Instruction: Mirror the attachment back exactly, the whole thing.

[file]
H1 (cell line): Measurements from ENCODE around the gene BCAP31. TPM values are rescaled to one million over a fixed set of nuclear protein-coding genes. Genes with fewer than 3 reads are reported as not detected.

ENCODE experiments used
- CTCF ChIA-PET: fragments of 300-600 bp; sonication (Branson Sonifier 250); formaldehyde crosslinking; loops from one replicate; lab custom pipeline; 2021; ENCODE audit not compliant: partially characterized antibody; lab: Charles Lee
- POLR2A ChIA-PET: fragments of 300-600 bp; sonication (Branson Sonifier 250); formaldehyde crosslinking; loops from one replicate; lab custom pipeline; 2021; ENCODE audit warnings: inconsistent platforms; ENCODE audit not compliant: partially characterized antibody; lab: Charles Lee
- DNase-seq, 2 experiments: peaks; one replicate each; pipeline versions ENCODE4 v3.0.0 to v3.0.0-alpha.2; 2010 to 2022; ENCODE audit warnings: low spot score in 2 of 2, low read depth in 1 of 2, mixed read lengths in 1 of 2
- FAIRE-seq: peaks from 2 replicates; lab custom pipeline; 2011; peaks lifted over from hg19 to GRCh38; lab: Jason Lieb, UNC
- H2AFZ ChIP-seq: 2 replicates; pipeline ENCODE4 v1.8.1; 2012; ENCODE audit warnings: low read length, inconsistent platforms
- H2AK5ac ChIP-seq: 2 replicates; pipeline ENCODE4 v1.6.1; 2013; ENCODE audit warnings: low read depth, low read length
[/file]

H1 (cell line): Measurements from ENCODE around the gene BCAP31. TPM values are rescaled to one million over a fixed set of nuclear protein-coding genes. Genes with fewer than 3 reads are reported as not detected.

ENCODE experiments used
- CTCF ChIA-PET: fragments of 300-600 bp; sonication (Branson Sonifier 250); formaldehyde crosslinking; loops from one replicate; lab custom pipeline; 2021; ENCODE audit not compliant: partially characterized antibody; lab: Charles Lee
- POLR2A ChIA-PET: fragments of 300-600 bp; sonication (Branson Sonifier 250); formaldehyde crosslinking; loops from one replicate; lab custom pipeline; 2021; ENCODE audit warnings: inconsistent platforms; ENCODE audit not compliant: partially characterized antibody; lab: Charles Lee
- DNase-seq, 2 experiments: peaks; one replicate each; pipeline versions ENCODE4 v3.0.0 to v3.0.0-alpha.2; 2010 to 2022; ENCODE audit warnings: low spot score in 2 of 2, low read depth in 1 of 2, mixed read lengths in 1 of 2
- FAIRE-seq: peaks from 2 replicates; lab custom pipeline; 2011; peaks lifted over from hg19 to GRCh38; lab: Jason Lieb, UNC
- H2AFZ ChIP-seq: 2 replicates; pipeline ENCODE4 v1.8.1; 2012; ENCODE audit warnings: low read length, inconsistent platforms
- H2AK5ac ChIP-seq: 2 replicates; pipeline ENCODE4 v1.6.1; 2013; ENCODE audit warnings: low read depth, low read length